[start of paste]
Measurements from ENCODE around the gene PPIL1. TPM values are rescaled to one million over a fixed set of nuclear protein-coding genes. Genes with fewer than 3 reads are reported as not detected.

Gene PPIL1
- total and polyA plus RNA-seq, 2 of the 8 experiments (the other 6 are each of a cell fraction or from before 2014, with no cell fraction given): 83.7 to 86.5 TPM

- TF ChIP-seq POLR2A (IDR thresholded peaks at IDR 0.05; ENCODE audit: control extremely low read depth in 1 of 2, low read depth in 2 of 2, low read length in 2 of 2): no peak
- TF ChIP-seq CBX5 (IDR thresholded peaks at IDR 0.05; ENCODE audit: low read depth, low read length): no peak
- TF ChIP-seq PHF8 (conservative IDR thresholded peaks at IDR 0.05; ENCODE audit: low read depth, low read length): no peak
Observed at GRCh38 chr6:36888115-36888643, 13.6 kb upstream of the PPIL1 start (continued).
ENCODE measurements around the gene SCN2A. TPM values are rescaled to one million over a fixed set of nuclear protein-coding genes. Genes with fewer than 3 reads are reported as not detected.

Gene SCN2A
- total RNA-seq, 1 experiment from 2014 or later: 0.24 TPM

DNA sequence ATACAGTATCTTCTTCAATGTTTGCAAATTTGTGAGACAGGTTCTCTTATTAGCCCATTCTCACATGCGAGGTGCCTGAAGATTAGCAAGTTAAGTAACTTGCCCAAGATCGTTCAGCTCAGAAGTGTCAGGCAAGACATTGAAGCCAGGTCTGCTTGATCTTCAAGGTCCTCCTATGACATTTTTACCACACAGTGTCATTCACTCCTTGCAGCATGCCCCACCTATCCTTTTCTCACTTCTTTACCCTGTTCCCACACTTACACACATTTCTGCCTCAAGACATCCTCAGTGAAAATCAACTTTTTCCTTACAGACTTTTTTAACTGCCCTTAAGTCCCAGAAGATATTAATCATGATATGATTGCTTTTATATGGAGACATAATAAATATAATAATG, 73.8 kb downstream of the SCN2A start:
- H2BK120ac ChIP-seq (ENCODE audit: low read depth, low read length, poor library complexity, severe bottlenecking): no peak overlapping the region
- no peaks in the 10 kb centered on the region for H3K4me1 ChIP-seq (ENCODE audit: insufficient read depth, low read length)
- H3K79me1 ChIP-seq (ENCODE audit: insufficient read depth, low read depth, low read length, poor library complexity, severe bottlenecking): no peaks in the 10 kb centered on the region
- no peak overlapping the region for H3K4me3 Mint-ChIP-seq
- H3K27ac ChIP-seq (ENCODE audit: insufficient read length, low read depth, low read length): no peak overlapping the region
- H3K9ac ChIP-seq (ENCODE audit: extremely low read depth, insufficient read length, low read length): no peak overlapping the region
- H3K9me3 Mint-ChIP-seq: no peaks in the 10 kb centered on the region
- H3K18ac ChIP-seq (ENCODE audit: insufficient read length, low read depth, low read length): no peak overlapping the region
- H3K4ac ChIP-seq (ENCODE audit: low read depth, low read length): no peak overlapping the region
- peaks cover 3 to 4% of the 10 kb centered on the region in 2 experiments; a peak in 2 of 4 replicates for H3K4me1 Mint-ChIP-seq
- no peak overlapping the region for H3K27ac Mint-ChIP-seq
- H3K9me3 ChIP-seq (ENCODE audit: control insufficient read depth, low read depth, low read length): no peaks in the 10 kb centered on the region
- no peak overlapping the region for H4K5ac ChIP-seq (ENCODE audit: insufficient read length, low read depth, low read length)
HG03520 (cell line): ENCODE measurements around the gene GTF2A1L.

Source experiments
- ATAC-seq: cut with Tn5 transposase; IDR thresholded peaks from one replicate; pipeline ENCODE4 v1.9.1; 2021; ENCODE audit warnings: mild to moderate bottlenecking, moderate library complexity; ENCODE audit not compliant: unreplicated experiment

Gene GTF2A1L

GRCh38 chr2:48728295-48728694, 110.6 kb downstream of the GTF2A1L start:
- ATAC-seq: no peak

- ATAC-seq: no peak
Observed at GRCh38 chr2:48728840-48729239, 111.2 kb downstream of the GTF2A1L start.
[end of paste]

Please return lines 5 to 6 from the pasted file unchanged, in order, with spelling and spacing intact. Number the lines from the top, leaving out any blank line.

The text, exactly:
- TF ChIP-seq CBX5 (IDR thresholded peaks at IDR 0.05; ENCODE audit: low read depth, low read length): no peak
- TF ChIP-seq PHF8 (conservative IDR thresholded peaks at IDR 0.05; ENCODE audit: low read depth, low read length): no peak